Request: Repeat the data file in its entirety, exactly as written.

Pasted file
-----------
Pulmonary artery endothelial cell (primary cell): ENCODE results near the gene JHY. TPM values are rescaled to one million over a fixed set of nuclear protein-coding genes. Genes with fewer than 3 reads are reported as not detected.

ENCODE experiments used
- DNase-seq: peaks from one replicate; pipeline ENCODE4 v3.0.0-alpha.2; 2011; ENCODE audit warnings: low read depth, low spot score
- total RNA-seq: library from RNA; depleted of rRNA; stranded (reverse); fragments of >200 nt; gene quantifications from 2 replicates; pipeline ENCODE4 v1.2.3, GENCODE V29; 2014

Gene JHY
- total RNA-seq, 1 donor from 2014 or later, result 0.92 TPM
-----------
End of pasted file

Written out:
Pulmonary artery endothelial cell (primary cell): ENCODE results near the gene JHY. TPM values are rescaled to one million over a fixed set of nuclear protein-coding genes. Genes with fewer than 3 reads are reported as not detected.

ENCODE experiments used
- DNase-seq: peaks from one replicate; pipeline ENCODE4 v3.0.0-alpha.2; 2011; ENCODE audit warnings: low read depth, low spot score
- total RNA-seq: library from RNA; depleted of rRNA; stranded (reverse); fragments of >200 nt; gene quantifications from 2 replicates; pipeline ENCODE4 v1.2.3, GENCODE V29; 2014

Gene JHY
- total RNA-seq, 1 donor from 2014 or later, result 0.92 TPM